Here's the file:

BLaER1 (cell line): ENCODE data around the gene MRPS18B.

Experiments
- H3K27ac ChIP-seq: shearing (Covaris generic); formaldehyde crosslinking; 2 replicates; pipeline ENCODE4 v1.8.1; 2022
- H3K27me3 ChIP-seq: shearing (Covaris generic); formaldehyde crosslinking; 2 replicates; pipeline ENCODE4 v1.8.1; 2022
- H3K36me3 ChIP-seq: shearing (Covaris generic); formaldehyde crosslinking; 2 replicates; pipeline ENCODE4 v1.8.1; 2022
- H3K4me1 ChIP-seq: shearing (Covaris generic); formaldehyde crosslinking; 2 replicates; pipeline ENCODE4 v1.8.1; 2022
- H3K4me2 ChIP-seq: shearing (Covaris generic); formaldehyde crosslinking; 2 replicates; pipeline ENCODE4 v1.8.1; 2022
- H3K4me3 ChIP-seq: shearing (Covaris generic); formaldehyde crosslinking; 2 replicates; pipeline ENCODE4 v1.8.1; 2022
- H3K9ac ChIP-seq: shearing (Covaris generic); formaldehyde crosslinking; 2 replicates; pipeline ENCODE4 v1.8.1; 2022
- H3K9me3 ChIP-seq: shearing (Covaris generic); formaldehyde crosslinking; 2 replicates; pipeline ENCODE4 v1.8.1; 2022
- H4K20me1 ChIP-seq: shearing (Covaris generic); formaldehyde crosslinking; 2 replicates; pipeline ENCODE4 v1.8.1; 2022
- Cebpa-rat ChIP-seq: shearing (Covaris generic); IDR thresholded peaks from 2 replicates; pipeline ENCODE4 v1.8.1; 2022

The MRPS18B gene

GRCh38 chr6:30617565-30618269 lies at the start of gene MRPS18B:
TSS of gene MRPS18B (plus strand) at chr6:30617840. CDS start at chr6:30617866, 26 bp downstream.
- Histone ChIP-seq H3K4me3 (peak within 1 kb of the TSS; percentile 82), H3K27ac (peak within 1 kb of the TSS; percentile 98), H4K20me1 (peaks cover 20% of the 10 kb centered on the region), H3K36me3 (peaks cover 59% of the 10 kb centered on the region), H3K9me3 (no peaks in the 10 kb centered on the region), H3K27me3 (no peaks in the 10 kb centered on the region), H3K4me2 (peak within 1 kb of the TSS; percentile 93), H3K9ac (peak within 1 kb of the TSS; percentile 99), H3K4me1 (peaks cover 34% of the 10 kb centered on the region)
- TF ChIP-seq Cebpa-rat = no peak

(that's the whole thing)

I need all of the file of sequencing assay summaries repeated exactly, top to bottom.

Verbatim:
BLaER1 (cell line): ENCODE data around the gene MRPS18B.

Experiments
- H3K27ac ChIP-seq: shearing (Covaris generic); formaldehyde crosslinking; 2 replicates; pipeline ENCODE4 v1.8.1; 2022
- H3K27me3 ChIP-seq: shearing (Covaris generic); formaldehyde crosslinking; 2 replicates; pipeline ENCODE4 v1.8.1; 2022
- H3K36me3 ChIP-seq: shearing (Covaris generic); formaldehyde crosslinking; 2 replicates; pipeline ENCODE4 v1.8.1; 2022
- H3K4me1 ChIP-seq: shearing (Covaris generic); formaldehyde crosslinking; 2 replicates; pipeline ENCODE4 v1.8.1; 2022
- H3K4me2 ChIP-seq: shearing (Covaris generic); formaldehyde crosslinking; 2 replicates; pipeline ENCODE4 v1.8.1; 2022
- H3K4me3 ChIP-seq: shearing (Covaris generic); formaldehyde crosslinking; 2 replicates; pipeline ENCODE4 v1.8.1; 2022
- H3K9ac ChIP-seq: shearing (Covaris generic); formaldehyde crosslinking; 2 replicates; pipeline ENCODE4 v1.8.1; 2022
- H3K9me3 ChIP-seq: shearing (Covaris generic); formaldehyde crosslinking; 2 replicates; pipeline ENCODE4 v1.8.1; 2022
- H4K20me1 ChIP-seq: shearing (Covaris generic); formaldehyde crosslinking; 2 replicates; pipeline ENCODE4 v1.8.1; 2022
- Cebpa-rat ChIP-seq: shearing (Covaris generic); IDR thresholded peaks from 2 replicates; pipeline ENCODE4 v1.8.1; 2022

The MRPS18B gene

GRCh38 chr6:30617565-30618269 lies at the start of gene MRPS18B:
TSS of gene MRPS18B (plus strand) at chr6:30617840. CDS start at chr6:30617866, 26 bp downstream.
- Histone ChIP-seq H3K4me3 (peak within 1 kb of the TSS; percentile 82), H3K27ac (peak within 1 kb of the TSS; percentile 98), H4K20me1 (peaks cover 20% of the 10 kb centered on the region), H3K36me3 (peaks cover 59% of the 10 kb centered on the region), H3K9me3 (no peaks in the 10 kb centered on the region), H3K27me3 (no peaks in the 10 kb centered on the region), H3K4me2 (peak within 1 kb of the TSS; percentile 93), H3K9ac (peak within 1 kb of the TSS; percentile 99), H3K4me1 (peaks cover 34% of the 10 kb centered on the region)
- TF ChIP-seq Cebpa-rat = no peak